2024 IIHF Women's World Championship: Day 2
- 6 min read

2024 IIHF Women's World Championship: Day 2

2024 IIHF Women's World Championship: Day 2 by Zoë Hayden, Nicole Haase

China 3, Japan 2 (SO)

China impressed in their first game in the top division since being relegated in 2009. Japan mounted shots on the young goalie Jiahui Zhan in the first period but found that offense was hard to come by, as she made several strong stops and the defense around her was active, clearing pucks from danger, blocking shots, and physically pressuring Japan's forwards. Akane Shiga opened the scoring off the rush with a nasty backhand shot about 4 minutes in, but that was all that Japan had to show for their 22 first period shots.

China came out with purpose in the second period and challenged, and got the equalizer. Jinglei Yang stole the puck in the neutral zone from Akane Hosoyamada with an active stick and took it the other way. Her shot was deflected slightly and beat Miyuu Masuhara to tie the game at 1.

Japan took the lead again early in the third on a goal from Makoto Ito, who went to the crease to pick up a rebound from Aoi Shiga's shot. But Japan got into penalty trouble, and China executed on their special teams to tie the game yet again. Mengying Zhan's shot from up high bounced around in some bodies, and Zhixin Liu got a stick on it to send it cross-crease, where Yingying Guan was able to tap it home on the backdoor.

Both teams had chances to win in regulation and overtime, but it went to shootout, and no one scored in all five rounds except Yingying Guan, yet again. Shooters for both teams had trouble executing, losing the puck or shooting wide, but Guan's neat shot beat Masuhara glove side. Zhan then stopped Rui Ukita to seal the victory.

The story of the game was undoubtedly China's goaltender. The 17-year-old made a staggering 50 saves through 65 minutes and was perfect in the shootout, whether making a save or coming out to challenge. Japan's shooters didn't know what to do when she took their space away, and they whiffed on several shots. Zhan didn't see the net in the Division IA tournament that brought China to this level, but she has made a convincing case that it should be hers going forward.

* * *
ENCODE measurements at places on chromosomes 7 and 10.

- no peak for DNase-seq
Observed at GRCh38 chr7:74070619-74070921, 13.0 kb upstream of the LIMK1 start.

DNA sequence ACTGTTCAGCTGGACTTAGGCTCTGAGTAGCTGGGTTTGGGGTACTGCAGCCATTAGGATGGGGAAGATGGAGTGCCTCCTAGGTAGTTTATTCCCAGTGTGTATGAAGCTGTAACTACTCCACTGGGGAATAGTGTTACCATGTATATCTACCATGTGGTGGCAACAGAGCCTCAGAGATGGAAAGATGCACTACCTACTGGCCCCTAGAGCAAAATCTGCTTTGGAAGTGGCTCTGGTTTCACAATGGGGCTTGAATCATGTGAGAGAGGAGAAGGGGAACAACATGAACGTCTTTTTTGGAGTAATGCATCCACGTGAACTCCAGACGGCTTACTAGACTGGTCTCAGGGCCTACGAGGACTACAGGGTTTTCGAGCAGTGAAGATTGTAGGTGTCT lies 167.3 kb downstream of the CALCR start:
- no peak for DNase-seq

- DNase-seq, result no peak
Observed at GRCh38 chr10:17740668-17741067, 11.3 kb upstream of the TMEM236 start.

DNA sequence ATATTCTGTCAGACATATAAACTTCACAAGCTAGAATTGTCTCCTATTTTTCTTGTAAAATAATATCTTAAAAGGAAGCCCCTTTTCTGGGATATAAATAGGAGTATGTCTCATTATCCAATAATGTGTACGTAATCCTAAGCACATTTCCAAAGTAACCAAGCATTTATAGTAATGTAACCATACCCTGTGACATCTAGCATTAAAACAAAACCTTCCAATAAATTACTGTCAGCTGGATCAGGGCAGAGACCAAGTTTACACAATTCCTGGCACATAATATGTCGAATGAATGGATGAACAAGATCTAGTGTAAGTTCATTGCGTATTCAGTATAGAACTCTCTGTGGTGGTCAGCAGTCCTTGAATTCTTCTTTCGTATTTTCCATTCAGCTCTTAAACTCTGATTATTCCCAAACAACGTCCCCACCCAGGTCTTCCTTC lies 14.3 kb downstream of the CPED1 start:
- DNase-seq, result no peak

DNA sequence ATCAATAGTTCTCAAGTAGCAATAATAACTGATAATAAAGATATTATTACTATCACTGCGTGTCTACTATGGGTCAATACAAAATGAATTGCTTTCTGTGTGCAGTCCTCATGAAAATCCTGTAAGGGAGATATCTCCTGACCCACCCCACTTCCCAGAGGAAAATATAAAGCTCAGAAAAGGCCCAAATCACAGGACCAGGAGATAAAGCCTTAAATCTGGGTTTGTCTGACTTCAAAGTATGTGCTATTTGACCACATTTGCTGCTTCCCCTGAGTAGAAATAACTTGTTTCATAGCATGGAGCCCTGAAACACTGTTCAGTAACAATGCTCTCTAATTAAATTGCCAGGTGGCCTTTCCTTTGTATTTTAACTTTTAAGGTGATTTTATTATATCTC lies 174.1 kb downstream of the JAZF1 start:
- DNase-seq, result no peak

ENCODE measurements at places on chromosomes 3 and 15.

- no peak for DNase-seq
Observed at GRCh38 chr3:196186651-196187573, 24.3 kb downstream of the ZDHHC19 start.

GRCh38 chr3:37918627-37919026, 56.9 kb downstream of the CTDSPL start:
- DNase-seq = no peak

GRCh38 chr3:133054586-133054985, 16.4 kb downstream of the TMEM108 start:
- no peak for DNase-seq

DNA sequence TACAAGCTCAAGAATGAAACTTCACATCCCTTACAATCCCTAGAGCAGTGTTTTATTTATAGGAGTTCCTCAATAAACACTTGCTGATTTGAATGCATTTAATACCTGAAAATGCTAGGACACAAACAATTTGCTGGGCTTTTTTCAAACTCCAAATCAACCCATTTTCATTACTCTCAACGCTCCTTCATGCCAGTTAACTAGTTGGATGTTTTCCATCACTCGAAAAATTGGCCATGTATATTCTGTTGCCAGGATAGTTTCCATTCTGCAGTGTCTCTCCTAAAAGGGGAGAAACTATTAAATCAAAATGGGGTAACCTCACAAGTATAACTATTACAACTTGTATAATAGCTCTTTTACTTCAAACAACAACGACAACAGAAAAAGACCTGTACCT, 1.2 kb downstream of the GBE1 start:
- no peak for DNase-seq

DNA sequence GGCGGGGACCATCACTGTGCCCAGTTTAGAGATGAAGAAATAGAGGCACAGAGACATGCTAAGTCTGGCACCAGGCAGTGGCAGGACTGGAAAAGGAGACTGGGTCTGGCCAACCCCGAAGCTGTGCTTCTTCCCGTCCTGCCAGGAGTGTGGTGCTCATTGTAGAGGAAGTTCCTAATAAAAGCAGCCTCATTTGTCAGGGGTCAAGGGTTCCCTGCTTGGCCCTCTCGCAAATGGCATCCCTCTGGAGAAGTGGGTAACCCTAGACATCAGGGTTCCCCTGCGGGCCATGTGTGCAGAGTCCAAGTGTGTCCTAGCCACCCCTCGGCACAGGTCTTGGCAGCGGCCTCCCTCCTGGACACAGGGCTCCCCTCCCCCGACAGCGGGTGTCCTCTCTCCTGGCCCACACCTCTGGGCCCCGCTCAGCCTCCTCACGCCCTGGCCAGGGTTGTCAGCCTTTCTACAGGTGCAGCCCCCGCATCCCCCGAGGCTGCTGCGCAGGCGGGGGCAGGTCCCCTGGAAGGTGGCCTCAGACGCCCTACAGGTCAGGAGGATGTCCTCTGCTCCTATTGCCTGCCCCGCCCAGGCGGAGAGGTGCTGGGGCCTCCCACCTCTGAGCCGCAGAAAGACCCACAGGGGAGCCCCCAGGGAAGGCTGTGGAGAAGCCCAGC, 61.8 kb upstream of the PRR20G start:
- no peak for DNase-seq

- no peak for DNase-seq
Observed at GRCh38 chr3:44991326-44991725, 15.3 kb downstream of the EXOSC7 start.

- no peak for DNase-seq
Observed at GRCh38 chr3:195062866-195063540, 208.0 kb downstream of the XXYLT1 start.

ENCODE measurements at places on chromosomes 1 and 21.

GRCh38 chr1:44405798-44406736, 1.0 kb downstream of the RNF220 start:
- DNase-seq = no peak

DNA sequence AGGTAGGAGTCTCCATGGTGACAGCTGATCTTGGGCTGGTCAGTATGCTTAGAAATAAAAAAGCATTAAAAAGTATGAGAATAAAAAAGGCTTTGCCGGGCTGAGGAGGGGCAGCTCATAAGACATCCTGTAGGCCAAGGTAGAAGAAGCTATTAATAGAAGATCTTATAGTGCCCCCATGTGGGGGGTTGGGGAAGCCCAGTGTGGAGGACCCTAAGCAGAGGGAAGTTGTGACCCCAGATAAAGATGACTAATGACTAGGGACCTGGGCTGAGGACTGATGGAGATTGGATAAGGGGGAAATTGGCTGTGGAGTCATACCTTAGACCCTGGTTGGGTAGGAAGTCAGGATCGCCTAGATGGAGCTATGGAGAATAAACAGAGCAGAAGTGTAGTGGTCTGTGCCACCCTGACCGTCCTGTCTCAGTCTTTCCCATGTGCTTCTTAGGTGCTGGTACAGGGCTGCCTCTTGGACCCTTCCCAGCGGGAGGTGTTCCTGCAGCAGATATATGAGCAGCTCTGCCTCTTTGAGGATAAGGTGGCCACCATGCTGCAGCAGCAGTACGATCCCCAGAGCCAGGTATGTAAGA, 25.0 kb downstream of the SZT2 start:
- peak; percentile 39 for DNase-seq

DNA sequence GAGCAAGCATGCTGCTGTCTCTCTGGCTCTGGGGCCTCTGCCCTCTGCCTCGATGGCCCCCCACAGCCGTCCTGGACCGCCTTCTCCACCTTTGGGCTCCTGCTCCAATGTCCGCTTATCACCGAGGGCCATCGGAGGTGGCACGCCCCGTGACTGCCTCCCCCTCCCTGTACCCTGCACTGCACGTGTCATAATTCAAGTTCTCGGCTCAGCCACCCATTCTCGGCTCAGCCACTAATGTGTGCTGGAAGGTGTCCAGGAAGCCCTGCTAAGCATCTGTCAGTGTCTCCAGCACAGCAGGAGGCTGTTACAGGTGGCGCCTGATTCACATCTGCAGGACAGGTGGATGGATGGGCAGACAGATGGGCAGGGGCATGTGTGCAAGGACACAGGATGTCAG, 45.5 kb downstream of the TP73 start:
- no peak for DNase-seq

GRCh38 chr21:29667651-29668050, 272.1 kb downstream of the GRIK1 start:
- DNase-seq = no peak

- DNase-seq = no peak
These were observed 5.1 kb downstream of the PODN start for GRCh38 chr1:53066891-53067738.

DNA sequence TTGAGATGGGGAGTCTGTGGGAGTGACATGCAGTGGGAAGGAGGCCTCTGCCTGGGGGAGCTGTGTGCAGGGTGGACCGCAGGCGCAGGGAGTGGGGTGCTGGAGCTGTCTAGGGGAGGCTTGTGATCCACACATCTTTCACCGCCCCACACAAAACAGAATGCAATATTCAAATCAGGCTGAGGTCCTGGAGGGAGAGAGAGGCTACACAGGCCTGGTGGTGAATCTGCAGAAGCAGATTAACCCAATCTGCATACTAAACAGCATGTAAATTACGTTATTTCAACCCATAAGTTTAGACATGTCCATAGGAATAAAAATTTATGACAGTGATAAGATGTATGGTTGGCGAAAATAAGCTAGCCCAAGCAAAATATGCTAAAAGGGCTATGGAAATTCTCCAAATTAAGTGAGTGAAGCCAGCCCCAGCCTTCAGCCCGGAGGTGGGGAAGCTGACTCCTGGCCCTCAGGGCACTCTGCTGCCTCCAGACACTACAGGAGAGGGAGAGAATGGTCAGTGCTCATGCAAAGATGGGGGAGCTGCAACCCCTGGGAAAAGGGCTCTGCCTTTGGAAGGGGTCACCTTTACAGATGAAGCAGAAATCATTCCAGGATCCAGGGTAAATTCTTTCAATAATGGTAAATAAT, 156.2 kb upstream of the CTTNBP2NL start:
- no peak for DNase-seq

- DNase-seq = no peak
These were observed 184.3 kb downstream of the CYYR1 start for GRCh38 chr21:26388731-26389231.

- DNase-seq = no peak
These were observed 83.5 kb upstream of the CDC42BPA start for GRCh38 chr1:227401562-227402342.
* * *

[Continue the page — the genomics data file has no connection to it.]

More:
China will need more offense to have further success, since it's arguable they got a little lucky against Japan and Masuhara, but they battled hard to get this win and it was well-earned. I suspected that Japan might be vulnerable to upsets and so far that's been correct. Several players are performing well at an individual level – Akane and Aoi Shiga were outstanding and Rui Ukita was a force, but they had some defensive lapses throughout the game, ran into a hot goalie, and China made them pay.

– ZH

Denmark 1, Germany 5

Germany dominated puck possession early in this one and never looked back. Denmark had an early power play and got some good movement and passing sequences on it, but didn't have much to show for it. Then, they successfully killed a German power play and found themselves back on the advantage again. But after a great save by Sandra Abstreiter, Germany was able to go the other way and score shorthanded as Lilli Welcke picked up a rebound from her sister Luisa at the very end of the period after crashing the net.

The special teams saga continued into the second. Denmark had an early power play chance, but got progressively more frustrated by Germany's possession play and ended up taking four consecutive penalties, including two for illegal hits and one for boarding. In the final minute of the frame, Germany finally broke through on the advantage on a slapshot from Laura Kluge to extend the lead to 2-0.

After two straight periods where they fought hard but made mistakes and ended up conceding a goal in the final minute, Denmark came out with some intent to start the third, but Germany kept putting themselves in a position to intercept Denmark's breakout passes. Emma-Sofie Nordström limited second opportunities extremely well, but Germany still had the run of play.

The third period opened up a bit, which gave Germany the opportunity to do more damage. First, Ronja Hark snuck one in through Nordström's pads from the point; then Julie Schiefer ripped one from the hash marks off the rush that beat the Danish goalie stick side.